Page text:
I've outlined eleven of my 15 completed novel manuscripts, and each time I've gotten better at it. The last three books, I had to do some very fast work, because an editor was waiting, tapping her pencil. So I went to Holly Lisle's site and found this quick-and-dirty synopsis tool. http://www.hollylisle.com/fm/Workshops/notecard_plotting.html
The grand thing about the index card system is that it catches those "handwaving" spots that go unnoticed in a text file. I've noticed that when I haven't really planned a scene very well, I can't be satisfied with just one 3x5 index card for the scene. Later, when I go over the whole MS laid out in cards, it becomes easy to spot the trouble scenes--the ones where I've written the equivalent of "and then shit happens."
Those are the scenes with four, five, six index cards paperclipped together, trying like an Executive Vice President of Marketing to look like they're doing some work when actually they're just taking up space that a single card with some real plot on it would do better. So it's back to the 3x5 cards for a tighter, more plotty, single card.
Once I'm satisfied with every card, what I have is a working outline that I can then reduce to a selling synopsis.
The difference between a selling synopsis and a working outline is that a working outline is for your use alone. (Or, if you work for a nervous or picky editor, for your editor's private eye.)
A selling synopsis is a tool that you, your agent, and ultimately your editor will use to sell the book. As a good editor sells the book at every meeting she attends, throughout the year that your book is in preproduction and production, she needs this document. And you are the best person to write it, not her! This should be the "sexy" version, the version with lots of great sound bites she can snitch for meeting purposes. She will talk to her publisher, to the art department, to production, to copyeditors, to marketing and publicity, maybe to the sales force, and to meetings that combine two or more of the above. Make her job easy for her with a snappy selling synopsis and she will love you.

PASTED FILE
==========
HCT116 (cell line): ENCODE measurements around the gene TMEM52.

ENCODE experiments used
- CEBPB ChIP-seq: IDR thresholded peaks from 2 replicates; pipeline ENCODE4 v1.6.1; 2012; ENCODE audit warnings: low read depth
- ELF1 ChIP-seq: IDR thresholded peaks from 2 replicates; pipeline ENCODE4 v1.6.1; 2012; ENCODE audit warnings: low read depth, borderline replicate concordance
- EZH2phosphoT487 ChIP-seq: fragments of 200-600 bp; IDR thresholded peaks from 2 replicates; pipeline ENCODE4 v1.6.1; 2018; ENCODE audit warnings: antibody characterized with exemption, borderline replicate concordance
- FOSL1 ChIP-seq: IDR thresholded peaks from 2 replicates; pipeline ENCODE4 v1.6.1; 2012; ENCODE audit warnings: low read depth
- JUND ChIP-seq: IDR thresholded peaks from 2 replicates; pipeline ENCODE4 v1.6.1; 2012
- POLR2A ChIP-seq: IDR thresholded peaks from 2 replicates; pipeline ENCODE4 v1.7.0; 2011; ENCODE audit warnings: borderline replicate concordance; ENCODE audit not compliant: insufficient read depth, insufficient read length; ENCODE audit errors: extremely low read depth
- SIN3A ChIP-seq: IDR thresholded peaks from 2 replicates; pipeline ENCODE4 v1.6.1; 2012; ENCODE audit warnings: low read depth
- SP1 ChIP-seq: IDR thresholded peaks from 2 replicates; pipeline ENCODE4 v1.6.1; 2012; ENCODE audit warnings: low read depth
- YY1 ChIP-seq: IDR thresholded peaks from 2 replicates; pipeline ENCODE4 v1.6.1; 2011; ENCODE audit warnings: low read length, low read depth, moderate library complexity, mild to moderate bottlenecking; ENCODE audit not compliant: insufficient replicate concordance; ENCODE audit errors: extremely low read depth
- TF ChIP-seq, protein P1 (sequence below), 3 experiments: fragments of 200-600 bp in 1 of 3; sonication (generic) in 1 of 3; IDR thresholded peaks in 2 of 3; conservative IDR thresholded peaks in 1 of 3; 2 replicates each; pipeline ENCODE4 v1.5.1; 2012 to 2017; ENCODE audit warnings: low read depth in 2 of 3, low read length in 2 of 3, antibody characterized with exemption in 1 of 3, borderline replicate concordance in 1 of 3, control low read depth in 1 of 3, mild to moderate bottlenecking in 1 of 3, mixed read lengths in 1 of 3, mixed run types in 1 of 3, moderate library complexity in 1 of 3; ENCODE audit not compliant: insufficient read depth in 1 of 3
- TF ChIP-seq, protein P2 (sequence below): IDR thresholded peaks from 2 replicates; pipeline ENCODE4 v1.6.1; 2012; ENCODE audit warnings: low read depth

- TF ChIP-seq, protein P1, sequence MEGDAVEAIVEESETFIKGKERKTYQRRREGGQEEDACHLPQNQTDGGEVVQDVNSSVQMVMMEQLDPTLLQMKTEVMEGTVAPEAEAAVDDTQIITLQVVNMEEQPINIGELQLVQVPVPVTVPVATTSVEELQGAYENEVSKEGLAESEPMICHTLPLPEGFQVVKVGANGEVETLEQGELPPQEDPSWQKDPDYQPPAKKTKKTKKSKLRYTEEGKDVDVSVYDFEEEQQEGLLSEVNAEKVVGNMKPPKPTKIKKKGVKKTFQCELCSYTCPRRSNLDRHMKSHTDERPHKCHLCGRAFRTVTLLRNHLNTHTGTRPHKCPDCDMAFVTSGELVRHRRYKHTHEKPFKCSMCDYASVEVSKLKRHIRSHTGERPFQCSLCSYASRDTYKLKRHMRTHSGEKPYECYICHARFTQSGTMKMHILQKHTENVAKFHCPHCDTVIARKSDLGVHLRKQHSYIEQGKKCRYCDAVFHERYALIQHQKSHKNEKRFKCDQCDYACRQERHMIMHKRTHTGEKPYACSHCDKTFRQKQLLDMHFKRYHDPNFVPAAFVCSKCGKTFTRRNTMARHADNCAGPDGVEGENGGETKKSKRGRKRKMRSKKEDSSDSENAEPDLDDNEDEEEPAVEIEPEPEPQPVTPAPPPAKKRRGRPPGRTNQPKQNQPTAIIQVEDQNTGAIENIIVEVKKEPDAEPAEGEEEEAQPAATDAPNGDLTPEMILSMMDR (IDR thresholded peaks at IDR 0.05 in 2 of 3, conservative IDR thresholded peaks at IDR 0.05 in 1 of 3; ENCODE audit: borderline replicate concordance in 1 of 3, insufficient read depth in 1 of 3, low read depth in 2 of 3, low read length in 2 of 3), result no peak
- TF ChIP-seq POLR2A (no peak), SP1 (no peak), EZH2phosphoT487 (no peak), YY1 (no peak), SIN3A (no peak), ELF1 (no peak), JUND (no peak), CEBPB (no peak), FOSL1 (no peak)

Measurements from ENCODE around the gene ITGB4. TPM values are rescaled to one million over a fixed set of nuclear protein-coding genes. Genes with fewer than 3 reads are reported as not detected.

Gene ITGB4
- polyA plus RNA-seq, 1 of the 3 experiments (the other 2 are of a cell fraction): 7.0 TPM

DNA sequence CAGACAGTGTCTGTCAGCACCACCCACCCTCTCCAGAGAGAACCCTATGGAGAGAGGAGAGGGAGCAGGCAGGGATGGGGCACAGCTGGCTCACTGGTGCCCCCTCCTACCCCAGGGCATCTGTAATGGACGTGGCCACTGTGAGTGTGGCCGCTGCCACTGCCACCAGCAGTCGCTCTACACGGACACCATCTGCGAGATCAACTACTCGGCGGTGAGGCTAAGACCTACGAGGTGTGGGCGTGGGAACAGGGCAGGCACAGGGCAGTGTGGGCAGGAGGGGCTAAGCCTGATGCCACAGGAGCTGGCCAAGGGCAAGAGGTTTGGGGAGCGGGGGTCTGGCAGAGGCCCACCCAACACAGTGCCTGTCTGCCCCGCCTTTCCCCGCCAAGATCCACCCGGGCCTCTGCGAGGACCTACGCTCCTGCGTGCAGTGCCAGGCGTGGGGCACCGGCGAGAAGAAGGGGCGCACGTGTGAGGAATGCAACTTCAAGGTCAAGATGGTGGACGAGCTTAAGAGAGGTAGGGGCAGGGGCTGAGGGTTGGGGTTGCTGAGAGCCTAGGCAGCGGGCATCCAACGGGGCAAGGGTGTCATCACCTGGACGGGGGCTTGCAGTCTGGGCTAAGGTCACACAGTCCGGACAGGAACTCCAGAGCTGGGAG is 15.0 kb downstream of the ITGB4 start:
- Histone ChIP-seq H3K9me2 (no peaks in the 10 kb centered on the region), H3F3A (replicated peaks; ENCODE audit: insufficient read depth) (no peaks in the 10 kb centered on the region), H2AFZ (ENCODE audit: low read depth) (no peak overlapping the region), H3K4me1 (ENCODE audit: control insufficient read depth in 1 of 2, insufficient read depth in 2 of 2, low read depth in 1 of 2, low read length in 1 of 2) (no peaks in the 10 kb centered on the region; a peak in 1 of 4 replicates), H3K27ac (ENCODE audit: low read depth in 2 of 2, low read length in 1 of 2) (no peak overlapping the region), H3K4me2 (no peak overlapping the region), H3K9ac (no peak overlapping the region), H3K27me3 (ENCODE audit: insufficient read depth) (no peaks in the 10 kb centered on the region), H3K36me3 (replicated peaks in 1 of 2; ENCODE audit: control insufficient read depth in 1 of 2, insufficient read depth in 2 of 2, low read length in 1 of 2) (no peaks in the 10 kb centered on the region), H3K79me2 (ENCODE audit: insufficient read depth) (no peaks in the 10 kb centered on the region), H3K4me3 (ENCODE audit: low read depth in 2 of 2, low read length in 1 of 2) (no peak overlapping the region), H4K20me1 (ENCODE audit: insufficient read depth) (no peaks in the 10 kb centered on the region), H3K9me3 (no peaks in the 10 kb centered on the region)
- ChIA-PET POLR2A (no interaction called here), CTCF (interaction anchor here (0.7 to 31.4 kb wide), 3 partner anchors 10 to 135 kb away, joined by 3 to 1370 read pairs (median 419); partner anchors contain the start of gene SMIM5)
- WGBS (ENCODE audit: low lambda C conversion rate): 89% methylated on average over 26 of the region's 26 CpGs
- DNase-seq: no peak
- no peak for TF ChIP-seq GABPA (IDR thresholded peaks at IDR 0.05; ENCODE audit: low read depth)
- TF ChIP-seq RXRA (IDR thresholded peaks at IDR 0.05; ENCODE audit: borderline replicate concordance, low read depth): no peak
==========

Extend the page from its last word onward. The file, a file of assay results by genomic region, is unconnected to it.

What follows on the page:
My selling synopses are about two double-spaced pages long in standard MS format.
Continued on next rock is the selling synopsis itself. I'm not posting my working outline because it's, like, thirty pages long.
SPOILER WARNING: Like every successful synopsis, whether a selling synopsis or a working outline, THIS SYNOPSIS REVEALS THE END OF THE BOOK. Never submit a synopsis that doesn't reveal the end of the book. It annoys editors.
In the immortal words of eluki bes shahar, "Don't striptease for your gynecologist." (Think it out.)